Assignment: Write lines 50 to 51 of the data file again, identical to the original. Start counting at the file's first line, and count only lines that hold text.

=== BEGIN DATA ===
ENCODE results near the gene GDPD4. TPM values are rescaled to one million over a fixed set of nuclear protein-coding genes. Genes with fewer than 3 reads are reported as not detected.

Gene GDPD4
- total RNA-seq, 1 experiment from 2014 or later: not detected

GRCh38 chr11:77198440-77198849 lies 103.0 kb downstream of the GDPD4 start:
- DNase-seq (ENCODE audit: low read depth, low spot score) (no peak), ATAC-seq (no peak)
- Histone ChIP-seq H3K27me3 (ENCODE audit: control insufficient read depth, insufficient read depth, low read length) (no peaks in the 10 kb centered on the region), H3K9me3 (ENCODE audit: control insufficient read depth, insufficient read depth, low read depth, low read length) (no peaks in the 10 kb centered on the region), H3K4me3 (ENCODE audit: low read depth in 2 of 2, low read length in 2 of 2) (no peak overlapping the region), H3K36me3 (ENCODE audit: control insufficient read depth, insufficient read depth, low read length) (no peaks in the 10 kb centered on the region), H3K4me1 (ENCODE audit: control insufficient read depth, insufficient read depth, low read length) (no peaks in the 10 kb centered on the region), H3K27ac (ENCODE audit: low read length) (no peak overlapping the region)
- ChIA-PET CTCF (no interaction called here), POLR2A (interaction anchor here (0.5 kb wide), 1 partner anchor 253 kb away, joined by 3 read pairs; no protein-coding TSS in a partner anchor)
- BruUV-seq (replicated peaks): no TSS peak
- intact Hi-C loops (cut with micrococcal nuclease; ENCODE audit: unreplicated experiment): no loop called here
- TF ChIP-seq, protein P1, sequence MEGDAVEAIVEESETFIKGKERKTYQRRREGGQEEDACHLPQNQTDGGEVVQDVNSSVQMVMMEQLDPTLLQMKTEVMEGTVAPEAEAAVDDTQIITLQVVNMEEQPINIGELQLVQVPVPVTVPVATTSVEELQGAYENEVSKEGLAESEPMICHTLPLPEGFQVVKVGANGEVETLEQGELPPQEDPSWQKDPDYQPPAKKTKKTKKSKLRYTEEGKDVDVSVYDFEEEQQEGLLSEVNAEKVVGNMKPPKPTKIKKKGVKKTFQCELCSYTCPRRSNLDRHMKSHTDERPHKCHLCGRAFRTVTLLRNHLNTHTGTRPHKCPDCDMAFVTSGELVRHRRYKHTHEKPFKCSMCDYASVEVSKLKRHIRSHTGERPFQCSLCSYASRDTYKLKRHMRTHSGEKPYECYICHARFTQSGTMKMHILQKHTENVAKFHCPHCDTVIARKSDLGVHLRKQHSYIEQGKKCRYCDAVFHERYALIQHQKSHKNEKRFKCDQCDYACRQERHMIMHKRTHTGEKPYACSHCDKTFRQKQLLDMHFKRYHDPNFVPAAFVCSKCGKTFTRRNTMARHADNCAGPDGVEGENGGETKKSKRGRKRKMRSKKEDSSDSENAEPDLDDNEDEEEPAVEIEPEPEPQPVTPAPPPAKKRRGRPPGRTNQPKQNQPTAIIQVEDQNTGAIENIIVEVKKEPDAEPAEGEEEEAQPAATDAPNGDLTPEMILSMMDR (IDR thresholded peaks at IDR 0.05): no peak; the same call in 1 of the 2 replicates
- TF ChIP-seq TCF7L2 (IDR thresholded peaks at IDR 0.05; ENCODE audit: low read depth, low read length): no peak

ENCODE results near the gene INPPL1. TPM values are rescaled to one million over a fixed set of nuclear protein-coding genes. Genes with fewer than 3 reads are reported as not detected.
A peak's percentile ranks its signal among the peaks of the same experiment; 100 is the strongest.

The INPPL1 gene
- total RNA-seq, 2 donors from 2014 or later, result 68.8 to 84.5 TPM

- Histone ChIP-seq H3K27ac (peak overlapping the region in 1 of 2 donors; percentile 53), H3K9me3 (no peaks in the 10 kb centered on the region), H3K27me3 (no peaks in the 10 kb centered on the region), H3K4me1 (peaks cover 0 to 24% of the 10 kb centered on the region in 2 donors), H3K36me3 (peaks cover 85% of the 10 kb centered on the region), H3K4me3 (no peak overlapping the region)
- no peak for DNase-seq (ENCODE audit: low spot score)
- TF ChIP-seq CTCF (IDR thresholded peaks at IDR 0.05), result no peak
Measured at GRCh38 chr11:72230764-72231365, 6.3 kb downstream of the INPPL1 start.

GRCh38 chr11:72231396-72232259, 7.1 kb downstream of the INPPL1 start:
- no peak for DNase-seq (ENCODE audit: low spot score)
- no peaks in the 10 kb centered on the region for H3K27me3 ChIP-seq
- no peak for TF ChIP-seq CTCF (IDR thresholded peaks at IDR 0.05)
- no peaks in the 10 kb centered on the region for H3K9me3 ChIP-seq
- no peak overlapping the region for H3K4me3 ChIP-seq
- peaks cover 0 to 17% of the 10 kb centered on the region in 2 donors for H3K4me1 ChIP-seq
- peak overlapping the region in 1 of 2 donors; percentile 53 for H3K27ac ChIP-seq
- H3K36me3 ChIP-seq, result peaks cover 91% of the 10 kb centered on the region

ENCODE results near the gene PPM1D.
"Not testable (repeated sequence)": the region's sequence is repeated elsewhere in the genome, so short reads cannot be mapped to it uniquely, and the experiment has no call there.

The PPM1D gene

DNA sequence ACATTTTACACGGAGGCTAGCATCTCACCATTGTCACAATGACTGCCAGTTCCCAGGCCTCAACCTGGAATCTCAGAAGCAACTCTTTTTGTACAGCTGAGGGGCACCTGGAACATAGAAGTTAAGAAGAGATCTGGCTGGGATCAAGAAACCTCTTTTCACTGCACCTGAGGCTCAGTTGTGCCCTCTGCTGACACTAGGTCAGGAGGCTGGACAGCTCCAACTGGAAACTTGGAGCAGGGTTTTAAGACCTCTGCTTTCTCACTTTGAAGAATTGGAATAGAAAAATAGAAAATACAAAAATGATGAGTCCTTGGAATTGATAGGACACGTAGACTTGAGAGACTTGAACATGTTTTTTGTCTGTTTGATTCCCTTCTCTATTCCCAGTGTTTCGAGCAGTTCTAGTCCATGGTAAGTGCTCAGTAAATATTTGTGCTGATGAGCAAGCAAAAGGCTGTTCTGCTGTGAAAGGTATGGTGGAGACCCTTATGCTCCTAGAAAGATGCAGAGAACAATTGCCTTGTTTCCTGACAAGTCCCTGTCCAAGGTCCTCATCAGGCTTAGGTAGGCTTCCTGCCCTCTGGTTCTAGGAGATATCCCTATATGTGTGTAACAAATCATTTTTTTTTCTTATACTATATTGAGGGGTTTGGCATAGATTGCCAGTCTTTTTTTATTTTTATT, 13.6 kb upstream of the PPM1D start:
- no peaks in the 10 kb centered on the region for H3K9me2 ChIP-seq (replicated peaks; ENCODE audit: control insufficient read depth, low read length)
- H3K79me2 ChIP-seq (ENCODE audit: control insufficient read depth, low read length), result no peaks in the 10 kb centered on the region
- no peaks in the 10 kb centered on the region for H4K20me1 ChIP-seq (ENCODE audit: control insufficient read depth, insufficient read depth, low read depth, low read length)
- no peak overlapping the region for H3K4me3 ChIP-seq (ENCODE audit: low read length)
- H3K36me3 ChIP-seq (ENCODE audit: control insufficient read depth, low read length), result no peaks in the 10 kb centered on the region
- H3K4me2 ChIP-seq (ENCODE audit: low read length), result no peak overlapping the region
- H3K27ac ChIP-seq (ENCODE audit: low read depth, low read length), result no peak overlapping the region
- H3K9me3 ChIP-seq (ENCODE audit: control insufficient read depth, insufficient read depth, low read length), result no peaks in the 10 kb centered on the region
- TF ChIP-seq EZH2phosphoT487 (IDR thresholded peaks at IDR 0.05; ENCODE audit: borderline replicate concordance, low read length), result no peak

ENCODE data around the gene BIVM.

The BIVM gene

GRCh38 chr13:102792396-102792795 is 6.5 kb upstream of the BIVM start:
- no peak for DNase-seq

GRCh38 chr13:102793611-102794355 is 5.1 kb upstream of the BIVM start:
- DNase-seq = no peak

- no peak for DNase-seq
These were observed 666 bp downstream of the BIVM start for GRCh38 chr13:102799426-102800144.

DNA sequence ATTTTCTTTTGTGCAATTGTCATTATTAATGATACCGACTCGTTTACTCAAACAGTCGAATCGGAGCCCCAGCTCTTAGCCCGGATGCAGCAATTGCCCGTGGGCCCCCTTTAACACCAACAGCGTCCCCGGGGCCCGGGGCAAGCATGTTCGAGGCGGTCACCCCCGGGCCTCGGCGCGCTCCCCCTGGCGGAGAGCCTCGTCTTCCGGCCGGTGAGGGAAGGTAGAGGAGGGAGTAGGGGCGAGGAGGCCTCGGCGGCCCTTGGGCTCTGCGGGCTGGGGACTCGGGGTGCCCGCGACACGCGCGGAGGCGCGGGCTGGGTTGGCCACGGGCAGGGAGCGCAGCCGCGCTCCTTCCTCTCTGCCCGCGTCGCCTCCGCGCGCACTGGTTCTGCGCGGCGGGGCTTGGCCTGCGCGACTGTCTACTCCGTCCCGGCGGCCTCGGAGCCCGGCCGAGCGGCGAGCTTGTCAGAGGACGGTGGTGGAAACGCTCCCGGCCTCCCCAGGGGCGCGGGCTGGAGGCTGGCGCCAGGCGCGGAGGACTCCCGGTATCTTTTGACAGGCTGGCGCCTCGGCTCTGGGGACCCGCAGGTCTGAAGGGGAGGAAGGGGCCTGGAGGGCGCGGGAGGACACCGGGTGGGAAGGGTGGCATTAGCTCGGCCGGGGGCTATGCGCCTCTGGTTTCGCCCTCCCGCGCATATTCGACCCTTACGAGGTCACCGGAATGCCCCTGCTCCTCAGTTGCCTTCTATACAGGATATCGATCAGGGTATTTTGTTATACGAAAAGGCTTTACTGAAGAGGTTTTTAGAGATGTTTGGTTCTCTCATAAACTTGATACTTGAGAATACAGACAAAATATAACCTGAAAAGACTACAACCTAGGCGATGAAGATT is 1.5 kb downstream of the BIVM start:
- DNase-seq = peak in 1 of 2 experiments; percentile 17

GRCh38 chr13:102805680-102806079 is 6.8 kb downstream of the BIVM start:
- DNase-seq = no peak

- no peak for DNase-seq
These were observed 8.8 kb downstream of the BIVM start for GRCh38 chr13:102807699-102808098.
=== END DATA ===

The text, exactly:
DNA sequence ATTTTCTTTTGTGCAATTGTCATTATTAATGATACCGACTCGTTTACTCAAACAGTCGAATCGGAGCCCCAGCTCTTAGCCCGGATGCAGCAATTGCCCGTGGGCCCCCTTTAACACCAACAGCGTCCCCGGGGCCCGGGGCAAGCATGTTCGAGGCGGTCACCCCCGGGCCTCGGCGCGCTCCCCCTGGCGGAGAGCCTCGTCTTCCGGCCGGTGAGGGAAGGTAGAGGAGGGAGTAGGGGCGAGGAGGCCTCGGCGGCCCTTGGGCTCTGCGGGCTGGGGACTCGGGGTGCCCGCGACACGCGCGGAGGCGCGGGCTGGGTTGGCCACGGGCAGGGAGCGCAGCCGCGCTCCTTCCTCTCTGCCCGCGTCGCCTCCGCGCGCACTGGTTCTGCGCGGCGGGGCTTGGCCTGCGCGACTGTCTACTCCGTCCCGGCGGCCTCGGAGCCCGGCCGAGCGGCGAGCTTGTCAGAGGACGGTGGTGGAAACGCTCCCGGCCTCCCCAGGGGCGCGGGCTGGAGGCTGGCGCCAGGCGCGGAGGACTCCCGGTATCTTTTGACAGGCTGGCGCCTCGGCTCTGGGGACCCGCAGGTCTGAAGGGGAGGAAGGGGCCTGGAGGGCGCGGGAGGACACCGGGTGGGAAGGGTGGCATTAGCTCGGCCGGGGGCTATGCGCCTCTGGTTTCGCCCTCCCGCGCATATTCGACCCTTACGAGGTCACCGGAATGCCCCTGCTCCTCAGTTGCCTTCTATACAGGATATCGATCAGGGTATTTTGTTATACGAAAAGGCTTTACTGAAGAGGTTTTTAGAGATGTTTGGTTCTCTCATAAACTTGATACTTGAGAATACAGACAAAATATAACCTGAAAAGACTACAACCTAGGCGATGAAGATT is 1.5 kb downstream of the BIVM start:
- DNase-seq = peak in 1 of 2 experiments; percentile 17